Beer. No matter where you are in the world if there is one thing any bar you set foot inside of will have, it’s beer. Craft beer has recently found popularity among many for its flavours and homage to microbreweries. To find out more about the surge behind craft beer, Mathias Balslev sat down with a man who certainly knows his brews.
Just off Market Square at the bottom of the arcade Flying Horse Walk, sits a man in a room surrounded by craft beer.
His name is Matthew Hinton and he is the owner of Brew Cavern, the city centre’s very own craft beer specialists.
Matthew found his passion for beer while living in Sheffield when a friend introduced him to the owner of a similar type of store there.
He said: “It was a real inspiration to me and when I moved back two years ago, I knew that I wanted to work for myself and I saw an opportunity to do so.
“When we opened we were the first ones to do it this way and we still are.”
The shop specialises in modern craft beer and currently has beer from ten different nations in stock.
Even though his shop is advertised as a craft beer shop, the definition of craft beer is still a difficult task.
“There is no real definition of craft beer, the Americans have one and I think it has been borrowed by other countries including the UK.
“We use it for simplicity, a lot of people come in asking for craft beer and we then try to guide them by understanding their tastes and how they like their beer.”
The shop currently features a selection of beers from countries such as the UK, Denmark, Belgium, USA, New Zealand and Australia.
Matthew said: “I think people have always found beer interesting, that ultimately saved flavoursome beer because more independents starting brewing their own and did not let macro-breweries ruin beer, which was the way it was going in the early seventies.”
Craft beer originally came about in the US but has since made its way over to Europe and now British microbreweries are some of the leading brewers in the world.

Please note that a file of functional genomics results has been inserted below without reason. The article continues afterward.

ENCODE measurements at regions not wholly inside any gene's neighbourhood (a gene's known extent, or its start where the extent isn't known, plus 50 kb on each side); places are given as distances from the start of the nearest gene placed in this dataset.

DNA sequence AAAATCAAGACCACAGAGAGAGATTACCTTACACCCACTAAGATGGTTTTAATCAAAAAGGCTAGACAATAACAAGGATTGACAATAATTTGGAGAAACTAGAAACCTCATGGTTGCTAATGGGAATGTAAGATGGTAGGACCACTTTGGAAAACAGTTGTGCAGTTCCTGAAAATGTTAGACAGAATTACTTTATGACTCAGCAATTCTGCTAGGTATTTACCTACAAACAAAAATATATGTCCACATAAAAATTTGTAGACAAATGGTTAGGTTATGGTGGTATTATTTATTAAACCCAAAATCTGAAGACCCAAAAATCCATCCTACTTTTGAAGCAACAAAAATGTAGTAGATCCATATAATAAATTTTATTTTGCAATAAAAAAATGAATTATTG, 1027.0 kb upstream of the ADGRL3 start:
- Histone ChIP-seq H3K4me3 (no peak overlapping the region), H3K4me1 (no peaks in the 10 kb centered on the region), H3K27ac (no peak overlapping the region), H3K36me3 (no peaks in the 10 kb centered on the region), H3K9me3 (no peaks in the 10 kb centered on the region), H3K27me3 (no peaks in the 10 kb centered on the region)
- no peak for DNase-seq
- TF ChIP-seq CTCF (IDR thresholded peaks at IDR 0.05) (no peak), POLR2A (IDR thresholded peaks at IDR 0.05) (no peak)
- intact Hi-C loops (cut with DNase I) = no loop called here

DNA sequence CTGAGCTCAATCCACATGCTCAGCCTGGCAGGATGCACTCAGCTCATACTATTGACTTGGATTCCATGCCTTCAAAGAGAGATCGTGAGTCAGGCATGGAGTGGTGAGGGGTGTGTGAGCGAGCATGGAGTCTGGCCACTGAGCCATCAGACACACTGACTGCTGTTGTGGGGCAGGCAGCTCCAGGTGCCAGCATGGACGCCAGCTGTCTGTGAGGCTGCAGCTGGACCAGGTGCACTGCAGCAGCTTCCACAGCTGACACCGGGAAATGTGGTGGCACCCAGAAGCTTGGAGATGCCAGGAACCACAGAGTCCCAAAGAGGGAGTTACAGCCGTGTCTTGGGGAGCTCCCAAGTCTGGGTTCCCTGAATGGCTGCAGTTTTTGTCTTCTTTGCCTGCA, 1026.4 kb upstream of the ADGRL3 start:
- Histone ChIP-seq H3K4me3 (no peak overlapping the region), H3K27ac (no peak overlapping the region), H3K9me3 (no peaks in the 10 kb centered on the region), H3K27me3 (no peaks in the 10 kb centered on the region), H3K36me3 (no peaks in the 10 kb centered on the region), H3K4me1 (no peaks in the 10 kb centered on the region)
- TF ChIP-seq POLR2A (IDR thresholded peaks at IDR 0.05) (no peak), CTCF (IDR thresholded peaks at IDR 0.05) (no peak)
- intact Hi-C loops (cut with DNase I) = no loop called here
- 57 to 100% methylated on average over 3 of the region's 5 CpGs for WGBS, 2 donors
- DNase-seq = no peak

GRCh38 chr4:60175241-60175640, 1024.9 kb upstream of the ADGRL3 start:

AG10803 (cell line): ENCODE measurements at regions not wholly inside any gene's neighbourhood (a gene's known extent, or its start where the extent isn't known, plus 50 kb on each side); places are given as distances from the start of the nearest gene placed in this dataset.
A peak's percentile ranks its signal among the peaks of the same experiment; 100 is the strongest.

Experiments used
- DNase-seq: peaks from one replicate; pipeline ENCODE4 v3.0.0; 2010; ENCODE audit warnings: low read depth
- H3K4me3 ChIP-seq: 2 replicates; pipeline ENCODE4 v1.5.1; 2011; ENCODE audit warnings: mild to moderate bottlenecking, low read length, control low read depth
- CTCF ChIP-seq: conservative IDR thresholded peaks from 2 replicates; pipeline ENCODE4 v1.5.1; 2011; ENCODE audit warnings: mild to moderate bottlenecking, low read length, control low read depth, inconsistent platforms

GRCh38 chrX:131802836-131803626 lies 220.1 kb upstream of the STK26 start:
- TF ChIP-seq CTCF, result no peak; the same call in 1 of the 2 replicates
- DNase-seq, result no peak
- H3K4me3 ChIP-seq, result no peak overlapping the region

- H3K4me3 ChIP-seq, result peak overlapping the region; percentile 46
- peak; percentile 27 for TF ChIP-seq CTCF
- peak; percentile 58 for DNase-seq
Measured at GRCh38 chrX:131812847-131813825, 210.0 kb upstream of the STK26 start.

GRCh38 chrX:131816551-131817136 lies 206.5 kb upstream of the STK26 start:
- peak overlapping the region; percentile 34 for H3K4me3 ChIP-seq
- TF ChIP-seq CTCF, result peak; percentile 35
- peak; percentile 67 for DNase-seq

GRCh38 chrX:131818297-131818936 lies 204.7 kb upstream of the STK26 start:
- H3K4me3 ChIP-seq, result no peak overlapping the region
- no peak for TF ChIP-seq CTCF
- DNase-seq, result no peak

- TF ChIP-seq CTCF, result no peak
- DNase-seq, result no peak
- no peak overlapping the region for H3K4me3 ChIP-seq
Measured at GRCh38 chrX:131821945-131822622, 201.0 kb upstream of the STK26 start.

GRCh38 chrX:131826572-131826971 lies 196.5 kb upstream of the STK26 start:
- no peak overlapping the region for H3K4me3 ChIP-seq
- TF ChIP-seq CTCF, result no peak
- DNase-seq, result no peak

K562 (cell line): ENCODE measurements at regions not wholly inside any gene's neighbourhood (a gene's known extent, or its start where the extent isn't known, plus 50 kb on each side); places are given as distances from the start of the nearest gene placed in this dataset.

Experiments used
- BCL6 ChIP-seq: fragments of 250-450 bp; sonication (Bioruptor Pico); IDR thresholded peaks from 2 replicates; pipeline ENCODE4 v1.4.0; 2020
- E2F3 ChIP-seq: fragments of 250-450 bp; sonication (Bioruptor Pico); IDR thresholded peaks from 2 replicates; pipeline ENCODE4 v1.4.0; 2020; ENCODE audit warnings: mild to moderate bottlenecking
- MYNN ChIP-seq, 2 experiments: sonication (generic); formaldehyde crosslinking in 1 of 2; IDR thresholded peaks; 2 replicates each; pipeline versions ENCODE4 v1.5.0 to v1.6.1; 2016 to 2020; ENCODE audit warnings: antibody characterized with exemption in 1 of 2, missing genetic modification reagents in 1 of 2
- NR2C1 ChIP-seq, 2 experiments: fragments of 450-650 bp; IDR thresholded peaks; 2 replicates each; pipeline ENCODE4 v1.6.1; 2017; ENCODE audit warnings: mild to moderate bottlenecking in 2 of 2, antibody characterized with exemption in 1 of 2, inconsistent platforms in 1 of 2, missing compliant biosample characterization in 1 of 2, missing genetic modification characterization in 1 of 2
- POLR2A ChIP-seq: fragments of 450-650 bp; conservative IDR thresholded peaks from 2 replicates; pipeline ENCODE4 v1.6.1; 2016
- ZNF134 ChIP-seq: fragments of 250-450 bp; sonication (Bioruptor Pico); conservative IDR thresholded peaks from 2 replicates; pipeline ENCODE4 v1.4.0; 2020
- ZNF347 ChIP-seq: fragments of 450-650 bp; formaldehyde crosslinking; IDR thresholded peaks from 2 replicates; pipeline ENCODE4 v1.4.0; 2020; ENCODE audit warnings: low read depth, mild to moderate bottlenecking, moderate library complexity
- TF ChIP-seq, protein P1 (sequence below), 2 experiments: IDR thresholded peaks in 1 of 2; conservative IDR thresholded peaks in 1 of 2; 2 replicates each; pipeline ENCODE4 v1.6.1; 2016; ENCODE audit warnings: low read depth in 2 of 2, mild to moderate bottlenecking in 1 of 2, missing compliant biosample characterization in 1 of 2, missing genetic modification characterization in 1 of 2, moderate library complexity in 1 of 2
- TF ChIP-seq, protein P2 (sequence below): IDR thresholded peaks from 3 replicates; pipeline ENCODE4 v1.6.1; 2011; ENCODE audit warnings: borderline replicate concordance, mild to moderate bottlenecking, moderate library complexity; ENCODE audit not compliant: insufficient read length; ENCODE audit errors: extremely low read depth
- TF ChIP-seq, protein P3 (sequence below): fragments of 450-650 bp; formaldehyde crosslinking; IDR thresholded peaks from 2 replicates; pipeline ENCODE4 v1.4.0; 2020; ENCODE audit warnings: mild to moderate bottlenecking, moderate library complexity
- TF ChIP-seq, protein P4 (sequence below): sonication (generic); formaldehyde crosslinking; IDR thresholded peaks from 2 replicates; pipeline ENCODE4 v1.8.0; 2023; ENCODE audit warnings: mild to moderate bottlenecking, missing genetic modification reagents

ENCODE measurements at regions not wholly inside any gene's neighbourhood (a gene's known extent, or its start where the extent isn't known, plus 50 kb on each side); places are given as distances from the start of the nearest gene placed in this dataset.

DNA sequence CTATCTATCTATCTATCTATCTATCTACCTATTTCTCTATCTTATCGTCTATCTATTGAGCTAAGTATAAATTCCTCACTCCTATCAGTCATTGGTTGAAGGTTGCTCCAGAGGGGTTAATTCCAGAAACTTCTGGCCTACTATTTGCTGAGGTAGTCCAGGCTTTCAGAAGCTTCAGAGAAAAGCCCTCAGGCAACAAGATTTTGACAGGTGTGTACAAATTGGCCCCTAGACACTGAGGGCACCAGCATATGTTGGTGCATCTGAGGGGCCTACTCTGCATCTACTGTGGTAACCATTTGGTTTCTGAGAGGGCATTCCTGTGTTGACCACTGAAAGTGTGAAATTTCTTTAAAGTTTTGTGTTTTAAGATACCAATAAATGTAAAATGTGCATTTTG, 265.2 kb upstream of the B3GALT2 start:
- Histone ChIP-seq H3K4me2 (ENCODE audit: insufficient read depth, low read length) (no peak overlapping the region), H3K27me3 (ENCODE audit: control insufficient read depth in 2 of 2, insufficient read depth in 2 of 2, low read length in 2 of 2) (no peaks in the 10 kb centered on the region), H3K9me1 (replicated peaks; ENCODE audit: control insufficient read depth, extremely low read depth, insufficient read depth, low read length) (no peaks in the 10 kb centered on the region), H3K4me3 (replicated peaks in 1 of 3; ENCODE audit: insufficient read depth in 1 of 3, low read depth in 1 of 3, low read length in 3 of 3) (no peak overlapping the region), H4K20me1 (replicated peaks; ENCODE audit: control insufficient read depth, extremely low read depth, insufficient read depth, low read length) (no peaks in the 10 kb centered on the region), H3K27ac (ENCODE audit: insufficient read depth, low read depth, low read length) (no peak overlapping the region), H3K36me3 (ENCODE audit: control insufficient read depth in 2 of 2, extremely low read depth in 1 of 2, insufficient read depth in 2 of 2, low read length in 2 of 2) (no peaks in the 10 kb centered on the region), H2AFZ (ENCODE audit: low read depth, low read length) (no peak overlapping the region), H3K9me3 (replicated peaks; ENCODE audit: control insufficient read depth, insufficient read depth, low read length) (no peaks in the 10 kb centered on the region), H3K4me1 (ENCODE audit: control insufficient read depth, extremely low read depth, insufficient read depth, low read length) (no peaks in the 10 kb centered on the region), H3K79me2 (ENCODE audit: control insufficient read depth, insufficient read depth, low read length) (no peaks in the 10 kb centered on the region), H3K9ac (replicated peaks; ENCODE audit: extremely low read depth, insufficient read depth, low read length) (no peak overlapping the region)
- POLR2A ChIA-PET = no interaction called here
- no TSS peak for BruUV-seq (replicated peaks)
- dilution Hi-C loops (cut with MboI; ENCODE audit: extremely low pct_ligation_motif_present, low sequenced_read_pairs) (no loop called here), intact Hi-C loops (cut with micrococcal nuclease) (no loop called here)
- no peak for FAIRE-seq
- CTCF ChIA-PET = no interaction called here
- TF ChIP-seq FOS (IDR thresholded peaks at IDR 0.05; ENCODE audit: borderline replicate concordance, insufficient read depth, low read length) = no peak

That interest for craft beer in the UK has also been noticeable to shop owner Matthew who said: “A lot of people come in wanting to buy locally produced beer because I think many people are understanding and reading between the lines realising that shopping locally produced helps local business.
“People like the idea of buying something that is brewed on a much smaller scale and budget.”
Brew Cavern currently offer 20 local Nottingham craft beers from five different breweries but hope that number will increase in the near future.
“There a lot of others from around here but we keep the ones we know sell well and unfortunately most do not bottle their beer so we hope that they will do soon.”
For anyone keen on getting a taste of craft beer Matthew does have some tips for where to start.
“Our most popular beer is Gamma Ray by Beavertown, an Indian Pale Ale from a London brewery.”
Other popular choices at the Brew Cavern include the Huddersfield brewery Magic Rock’s range of craft beers all known for their tropical flavours.
Yellow Belly by Buxton was created as part of the Rainbow Project where seven British breweries collaborate with seven international brewers each year.
It’s a firm favourite with his customers.
“The beers in the Rainbow Project are usually quite experimental and Yellow Belly is a stout with peanut and biscuit giving it a nutty aroma and taste.”
Yellow Belly is not the only craft beer that combines unusual tastes for a unique flavour.
Other interesting combinations at the Brew Cavern include flavours such as beetroot fruity beer, imperial stout vanilla shake beer, strawberry and cracked pepper seasoning beer.
One of the microbreweries famous for their wide range of experimental flavours is Wild Beer whose tastes include a beer called At The Sea with lobster, cockles, seaweed, sea salt and sea herbs.
Taste is not the only thing microbreweries experiment with, many of them are known for their unique bottle designs.
Matthew said: “Microbrewers want a contemporary look and many of them focus less on tradition because they are modern breweries so they do not feel they need to have connection to the history of anything.
“Kernel Brewery is a good example of that, their maker originally brewed at home so he would just whack a label on but it looks really nice and has now become iconic because each batch produced is different.”
When it comes to brewing techniques however many modern brewers have reverted back to traditional methods more like those of the 1900’s.
Matthew feels the fierce competition has led microbreweries staying innovative with their taste and their designs.
“With so much good beer out there it is important to stand out, people collect the bottles now and the design is part of the experience.”
For Matthew, Nottingham has been a great city to share his passion with and hopes to expand his own business into a bar in the near future.
He said: “There is a great group of passionate people here who loved craft beer and the interest is growing, which is exciting.
“It is a good time to be in the beer business, as long as the microbreweries are innovative and produce exciting stuff that interest is going to keep growing.”